Proceedings of the 34th International Academic Conference, Florence




In the 1930s, the United States was a global leader in public education by having the largest student populations in the world attend high schools. In the 1980s, school shootings started escalating in the United States, as did profitable investing in the privatization of American prisons, which currently contain half of the world’s total prison population of 233 countries. In the 2000s, adversarial laws related constitutionality and impartiality but not resolve for why the United States is where the majority of the world’s prison population resides and massive school shootings. There has been debate of whether a correlation authentically or paradoxically exists. There has been debate of why random school shootings cannot be predetermined by traditional means of profiling or quasi-experimental research, which are two rudiments viably debated as predispositions contributing to high imprisonment in America. There has been debate that penal populations and school massacres may decrease if judicial practices are less politicized, popularized, and localized. While well intended, the decades of debates distract from definite resolve. The American dream of equal access to education in the pursuit of liberty and happiness is a civil right in a nation of exceptionally high imprisonment and indiscriminate school massacres. Resident and nonresident aliens in the United States are not the primary populations of prisoners because native-born citizens conduct the majority of crimes and school massacres in America. Disadvantaged individuals who are young, poor, minorities, and uneducated immensely compile prison populations in the United States. However, in American school massacres, disadvantaged or advantaged individuals can equally and effortlessly become defenseless instructors or deceased students. The contrast is alarming and a foundation to propose the United States Department of Education, which administrates legal regulations and policies for American schools, permit defensive mandatory practices to help foster educational excellence through safety in schools. The proposal merits substantial review due to administrative laws as a necessity in the governance of society, or due to the likely fact that from the time this content is written to the time this content is published and read, another deadly school shooting will occur in the United States.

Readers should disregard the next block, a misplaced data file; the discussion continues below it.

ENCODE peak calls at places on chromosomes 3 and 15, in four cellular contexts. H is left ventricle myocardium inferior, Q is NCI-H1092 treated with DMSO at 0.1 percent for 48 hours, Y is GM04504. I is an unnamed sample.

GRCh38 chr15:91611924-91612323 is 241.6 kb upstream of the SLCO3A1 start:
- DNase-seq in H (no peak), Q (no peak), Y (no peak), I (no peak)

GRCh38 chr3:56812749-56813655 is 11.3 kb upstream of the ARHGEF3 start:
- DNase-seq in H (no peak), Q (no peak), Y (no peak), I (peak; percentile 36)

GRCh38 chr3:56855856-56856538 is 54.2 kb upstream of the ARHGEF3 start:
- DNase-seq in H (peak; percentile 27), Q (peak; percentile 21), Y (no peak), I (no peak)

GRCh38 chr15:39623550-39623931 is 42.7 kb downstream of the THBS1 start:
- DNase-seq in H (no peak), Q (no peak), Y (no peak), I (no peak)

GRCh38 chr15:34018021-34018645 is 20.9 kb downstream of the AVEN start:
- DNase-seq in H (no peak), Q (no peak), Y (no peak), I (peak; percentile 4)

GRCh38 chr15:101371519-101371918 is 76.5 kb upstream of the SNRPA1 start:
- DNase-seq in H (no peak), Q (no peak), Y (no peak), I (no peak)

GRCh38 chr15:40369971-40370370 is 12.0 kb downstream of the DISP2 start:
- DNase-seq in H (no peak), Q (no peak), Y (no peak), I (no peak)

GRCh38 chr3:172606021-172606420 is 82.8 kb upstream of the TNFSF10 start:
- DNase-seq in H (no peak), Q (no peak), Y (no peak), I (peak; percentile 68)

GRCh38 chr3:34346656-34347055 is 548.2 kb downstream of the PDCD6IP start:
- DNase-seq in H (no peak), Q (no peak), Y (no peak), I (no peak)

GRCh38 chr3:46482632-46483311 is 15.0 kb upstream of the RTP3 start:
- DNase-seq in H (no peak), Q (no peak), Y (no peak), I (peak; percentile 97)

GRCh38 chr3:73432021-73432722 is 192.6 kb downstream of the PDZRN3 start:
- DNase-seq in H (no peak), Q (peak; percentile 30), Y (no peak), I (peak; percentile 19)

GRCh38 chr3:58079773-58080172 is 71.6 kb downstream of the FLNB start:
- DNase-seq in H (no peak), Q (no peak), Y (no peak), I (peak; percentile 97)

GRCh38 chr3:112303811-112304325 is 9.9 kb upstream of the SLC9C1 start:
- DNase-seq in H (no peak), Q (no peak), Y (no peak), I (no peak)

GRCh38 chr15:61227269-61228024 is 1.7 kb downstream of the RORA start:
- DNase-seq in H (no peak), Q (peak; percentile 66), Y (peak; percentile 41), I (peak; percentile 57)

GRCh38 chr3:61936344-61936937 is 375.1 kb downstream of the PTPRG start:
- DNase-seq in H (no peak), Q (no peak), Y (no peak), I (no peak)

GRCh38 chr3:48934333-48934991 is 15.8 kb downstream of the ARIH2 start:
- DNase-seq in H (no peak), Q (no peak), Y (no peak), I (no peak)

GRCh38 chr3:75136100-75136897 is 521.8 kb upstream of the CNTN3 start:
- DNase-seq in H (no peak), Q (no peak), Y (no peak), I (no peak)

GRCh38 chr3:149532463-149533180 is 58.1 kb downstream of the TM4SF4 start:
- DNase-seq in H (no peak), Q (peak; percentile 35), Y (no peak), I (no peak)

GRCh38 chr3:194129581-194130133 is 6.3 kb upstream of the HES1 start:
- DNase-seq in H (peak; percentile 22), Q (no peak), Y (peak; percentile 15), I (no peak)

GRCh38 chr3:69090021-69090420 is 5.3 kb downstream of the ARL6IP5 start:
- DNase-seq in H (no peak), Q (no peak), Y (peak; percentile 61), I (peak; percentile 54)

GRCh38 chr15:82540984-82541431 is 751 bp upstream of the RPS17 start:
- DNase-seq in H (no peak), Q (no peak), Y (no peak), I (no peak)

Keywords: Law; Education

DOI: 10.20472/IAC.2017.034.052

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